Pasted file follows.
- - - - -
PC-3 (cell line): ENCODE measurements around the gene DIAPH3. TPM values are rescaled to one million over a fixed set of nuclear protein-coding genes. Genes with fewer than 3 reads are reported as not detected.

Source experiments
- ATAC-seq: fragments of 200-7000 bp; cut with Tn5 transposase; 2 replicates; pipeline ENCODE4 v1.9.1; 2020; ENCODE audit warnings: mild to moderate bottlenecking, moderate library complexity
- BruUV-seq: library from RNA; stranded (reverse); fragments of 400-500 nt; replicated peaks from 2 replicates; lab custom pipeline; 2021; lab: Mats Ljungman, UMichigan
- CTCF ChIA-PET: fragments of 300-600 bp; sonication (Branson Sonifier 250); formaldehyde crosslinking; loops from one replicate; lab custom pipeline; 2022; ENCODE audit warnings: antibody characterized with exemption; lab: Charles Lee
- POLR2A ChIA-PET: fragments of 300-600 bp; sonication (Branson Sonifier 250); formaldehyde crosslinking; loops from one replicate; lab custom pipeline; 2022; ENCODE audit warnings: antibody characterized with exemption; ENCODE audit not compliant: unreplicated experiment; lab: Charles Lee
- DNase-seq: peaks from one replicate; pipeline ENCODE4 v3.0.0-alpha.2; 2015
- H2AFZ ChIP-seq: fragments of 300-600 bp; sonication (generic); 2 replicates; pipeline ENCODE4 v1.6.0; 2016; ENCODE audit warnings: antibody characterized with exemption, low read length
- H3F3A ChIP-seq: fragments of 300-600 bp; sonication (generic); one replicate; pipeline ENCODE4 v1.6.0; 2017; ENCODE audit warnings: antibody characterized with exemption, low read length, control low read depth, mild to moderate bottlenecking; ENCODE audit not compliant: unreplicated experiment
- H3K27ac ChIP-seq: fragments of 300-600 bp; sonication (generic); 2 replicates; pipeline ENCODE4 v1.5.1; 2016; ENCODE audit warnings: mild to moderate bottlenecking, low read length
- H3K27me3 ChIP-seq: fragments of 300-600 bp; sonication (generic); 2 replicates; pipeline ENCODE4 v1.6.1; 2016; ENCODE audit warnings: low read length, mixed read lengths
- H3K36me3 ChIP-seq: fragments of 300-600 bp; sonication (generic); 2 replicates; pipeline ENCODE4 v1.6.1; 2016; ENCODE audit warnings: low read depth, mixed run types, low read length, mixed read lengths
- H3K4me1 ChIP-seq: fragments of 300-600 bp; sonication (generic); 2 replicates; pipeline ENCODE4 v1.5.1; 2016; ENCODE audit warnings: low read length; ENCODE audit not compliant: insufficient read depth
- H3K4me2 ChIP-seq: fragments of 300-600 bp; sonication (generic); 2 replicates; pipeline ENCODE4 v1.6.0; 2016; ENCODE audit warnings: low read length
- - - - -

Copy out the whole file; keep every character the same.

PC-3 (cell line): ENCODE measurements around the gene DIAPH3. TPM values are rescaled to one million over a fixed set of nuclear protein-coding genes. Genes with fewer than 3 reads are reported as not detected.

Source experiments
- ATAC-seq: fragments of 200-7000 bp; cut with Tn5 transposase; 2 replicates; pipeline ENCODE4 v1.9.1; 2020; ENCODE audit warnings: mild to moderate bottlenecking, moderate library complexity
- BruUV-seq: library from RNA; stranded (reverse); fragments of 400-500 nt; replicated peaks from 2 replicates; lab custom pipeline; 2021; lab: Mats Ljungman, UMichigan
- CTCF ChIA-PET: fragments of 300-600 bp; sonication (Branson Sonifier 250); formaldehyde crosslinking; loops from one replicate; lab custom pipeline; 2022; ENCODE audit warnings: antibody characterized with exemption; lab: Charles Lee
- POLR2A ChIA-PET: fragments of 300-600 bp; sonication (Branson Sonifier 250); formaldehyde crosslinking; loops from one replicate; lab custom pipeline; 2022; ENCODE audit warnings: antibody characterized with exemption; ENCODE audit not compliant: unreplicated experiment; lab: Charles Lee
- DNase-seq: peaks from one replicate; pipeline ENCODE4 v3.0.0-alpha.2; 2015
- H2AFZ ChIP-seq: fragments of 300-600 bp; sonication (generic); 2 replicates; pipeline ENCODE4 v1.6.0; 2016; ENCODE audit warnings: antibody characterized with exemption, low read length
- H3F3A ChIP-seq: fragments of 300-600 bp; sonication (generic); one replicate; pipeline ENCODE4 v1.6.0; 2017; ENCODE audit warnings: antibody characterized with exemption, low read length, control low read depth, mild to moderate bottlenecking; ENCODE audit not compliant: unreplicated experiment
- H3K27ac ChIP-seq: fragments of 300-600 bp; sonication (generic); 2 replicates; pipeline ENCODE4 v1.5.1; 2016; ENCODE audit warnings: mild to moderate bottlenecking, low read length
- H3K27me3 ChIP-seq: fragments of 300-600 bp; sonication (generic); 2 replicates; pipeline ENCODE4 v1.6.1; 2016; ENCODE audit warnings: low read length, mixed read lengths
- H3K36me3 ChIP-seq: fragments of 300-600 bp; sonication (generic); 2 replicates; pipeline ENCODE4 v1.6.1; 2016; ENCODE audit warnings: low read depth, mixed run types, low read length, mixed read lengths
- H3K4me1 ChIP-seq: fragments of 300-600 bp; sonication (generic); 2 replicates; pipeline ENCODE4 v1.5.1; 2016; ENCODE audit warnings: low read length; ENCODE audit not compliant: insufficient read depth
- H3K4me2 ChIP-seq: fragments of 300-600 bp; sonication (generic); 2 replicates; pipeline ENCODE4 v1.6.0; 2016; ENCODE audit warnings: low read length